April 2, 2016

EARLY FRIDAY BOX OFFICE: Holy Weekend 2 Slump, Batman! BvS Sags But Easily Takes DOA Weekend


The real world, in the form of terrible reviews and dim word of mouth, caught up with BATMAN V. SUPERMAN: DAWN OF JUSTICE (DC/RatPac/Warners) on Friday.  Actually, the signs had been there since midweek, although Warners and its box office pets had obscured the fact for a few days by comparing the daily results to movies that didn’t fit, like pre-summer openings that didn’t have the benefit of Spring Break week.  Now, despite a 2d weekend set up in the most favorable way imaginable, with literally no new substantive competition,  the truth is out:  preliminary numbers at Deadline have BvS at $15.5-17M on Friday.  At best that’s a 79% drop from last Friday, and it could be as high as 81%.  (Note:  the big Thursday night that contributed to opening Friday is no excuse, since at this point virtually every major Hollywood opening starts on Thursday evening.)  That compares to the most frontloaded blockbuster openings ever, the 84% Friday-to-Friday drop for the final Harry Potter (which dropped 72% for its 2d full weekend), and the 75-77% plunges for 3 of the Twilight titles (which fell 68-70% for their 2d full weekends).

This sets BvS up for the kind of Weekend 2 drop usually associated with horror movies.  Assuming Friday settles at around $16M, BvS may fall to $51M for the weekend, a 69% plunge.  That would leave it at $260M by Sunday, and with what that would say about word of mouth, it could end up, at best, neck-and-neck with Deadpool at around $360M in the US–despite the fact that Deadpool cost about one-third as much to produce and considerably less to market.

None of this will make BvS a “flop,” technically.  We don’t know yet how it’s holding overseas, and it could still get to $850-900M worldwide, enough to give Warners a profit.  But BvS wasn’t made to earn back its investment, it was given almost unlimited funds and a perfect opening date to usher in a new mega-franchise that would play out for years.  The way to begin that isn’t with millions of dissatisfied audience members.

With the major studios hiding for the weekend, indies rushed forward to grab some limelight, but without a great deal of success.  GOD’S NOT DEAD 2 (Pure Flix) didn’t do much to prove its point:  it opened in triple the number of theatres as the first God, 2320 in all, yet with a $2.5M Friday it’s headed for a $7M weekend, which would be less than the $9.2M for the original’s start at 780.  MEET THE BLACKS (Freestyle) had a $1.1M Friday in 1014 theatres, on its way to a $2.5M weekend.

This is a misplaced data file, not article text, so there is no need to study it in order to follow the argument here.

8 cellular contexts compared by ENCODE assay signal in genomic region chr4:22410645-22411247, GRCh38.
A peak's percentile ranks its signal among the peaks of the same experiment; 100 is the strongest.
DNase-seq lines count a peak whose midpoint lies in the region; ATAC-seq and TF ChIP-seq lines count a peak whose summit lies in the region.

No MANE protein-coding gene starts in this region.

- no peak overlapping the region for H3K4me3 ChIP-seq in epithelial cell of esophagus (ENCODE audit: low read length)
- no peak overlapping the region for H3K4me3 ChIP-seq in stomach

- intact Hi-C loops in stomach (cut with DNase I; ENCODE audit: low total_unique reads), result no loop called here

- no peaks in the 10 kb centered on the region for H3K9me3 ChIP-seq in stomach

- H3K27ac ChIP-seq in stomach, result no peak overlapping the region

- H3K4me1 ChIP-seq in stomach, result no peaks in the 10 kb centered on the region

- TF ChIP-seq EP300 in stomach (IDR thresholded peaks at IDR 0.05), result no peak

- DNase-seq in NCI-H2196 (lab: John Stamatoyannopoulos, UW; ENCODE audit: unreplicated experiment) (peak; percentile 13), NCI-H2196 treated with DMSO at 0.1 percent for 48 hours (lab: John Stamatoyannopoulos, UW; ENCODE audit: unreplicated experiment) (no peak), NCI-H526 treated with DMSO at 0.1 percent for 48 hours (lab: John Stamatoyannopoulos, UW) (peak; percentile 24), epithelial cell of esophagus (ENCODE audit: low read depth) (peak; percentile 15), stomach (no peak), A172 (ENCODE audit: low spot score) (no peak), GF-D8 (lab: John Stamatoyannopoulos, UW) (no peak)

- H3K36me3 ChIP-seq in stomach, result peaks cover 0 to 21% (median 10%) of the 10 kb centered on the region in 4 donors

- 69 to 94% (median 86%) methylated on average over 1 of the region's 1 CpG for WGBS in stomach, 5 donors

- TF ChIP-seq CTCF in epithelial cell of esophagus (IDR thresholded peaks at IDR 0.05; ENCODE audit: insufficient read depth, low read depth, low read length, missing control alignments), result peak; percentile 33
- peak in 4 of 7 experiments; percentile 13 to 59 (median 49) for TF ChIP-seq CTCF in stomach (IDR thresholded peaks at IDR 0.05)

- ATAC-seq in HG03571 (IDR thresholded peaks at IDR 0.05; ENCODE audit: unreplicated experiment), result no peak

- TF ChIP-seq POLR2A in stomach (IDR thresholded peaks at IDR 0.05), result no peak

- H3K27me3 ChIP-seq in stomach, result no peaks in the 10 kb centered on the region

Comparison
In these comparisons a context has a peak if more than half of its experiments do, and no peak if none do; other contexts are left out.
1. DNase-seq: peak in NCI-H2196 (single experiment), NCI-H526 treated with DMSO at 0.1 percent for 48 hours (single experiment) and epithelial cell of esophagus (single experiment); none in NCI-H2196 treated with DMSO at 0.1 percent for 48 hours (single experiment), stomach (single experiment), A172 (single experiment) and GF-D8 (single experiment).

Some indies already in limited release tried wide expansions.   EYE IN THE SKY (Bleecker Street) fared best, widening to 1029 theatres for $1.2M on Friday and a possible $3.5M weekend.  HELLO, MY NAME IS DORIS (Roadside) moved to 964 theatres for $700K on Friday and a $2.5M weekend.  I SAW THE LIGHT (Sony Classics) followed The Bronze as a spectacularly ill-advised expansion for its studio, with just $200K on Friday in 741 theatres and a weekend that may only get to $650K, a disastrous per-theatre average under $1000.

As noted, the rest of the box office was negligible.  ZOOTOPIA (Disney) continues to hold beautifully, down just 43% on its 5th Friday to $5.4M, and heading for a $20M weekend that keeps it on track for $300M in the US (it’s already at $721M worldwide).  MY BIG FAT GREEK WEDDING 2 (Gold Circle/Universal) isn’t showing any of the legs one would have hoped for from a film appealing to older women, down 56% from last Friday to $3.2M, and heading for a $11M weekend and perhaps $55-60M in the US.  MIRACLES FROM HEAVEN (Affirm/TriStar/Sony) is steady, down 36% to $2.1M on Friday, on its way to a $7M weekend and $65M in the US.  ALLEGIANT (Summit/Lionsgate) kept falling, down 51% Friday-to-Friday to $1.8M for a $6M weekend and $70M in the US.

MILES AHEAD (Sony Classics) started solidly at 4 NY/LA theatres and should have a $30K weekend per-theatre average, although that’s partly due to in-person Q&A appearances by director-star Don Cheadle.  Director Richard Linklater and the cast of EVERYBODY WANTS SOME!! (Annapurna/Paramount) have been doing the in-person circuit too, but to less effect, with a 19-theatre opening that may give it a $15K weekend average.  MIDNIGHT SPECIAL (Warners) expanded mildly to 58 theatres, headed for a $8K weekend average.

About the Author

Mitch Salem
MITCH SALEM has worked on the business side of the entertainment industry for 20 years, as a senior business affairs executive and attorney for such companies as NBC, ABC, USA, Syfy, Bravo, and BermanBraun Productions, and before that, at the NY law firm of Weil, Gotshal & Manges. During all that, he has more or less constantly been going to the movies and watching TV, and writing about both since the 1980s. His film reviews also currently appear on and In addition, he is co-writer of an episode of the television series "Felicity."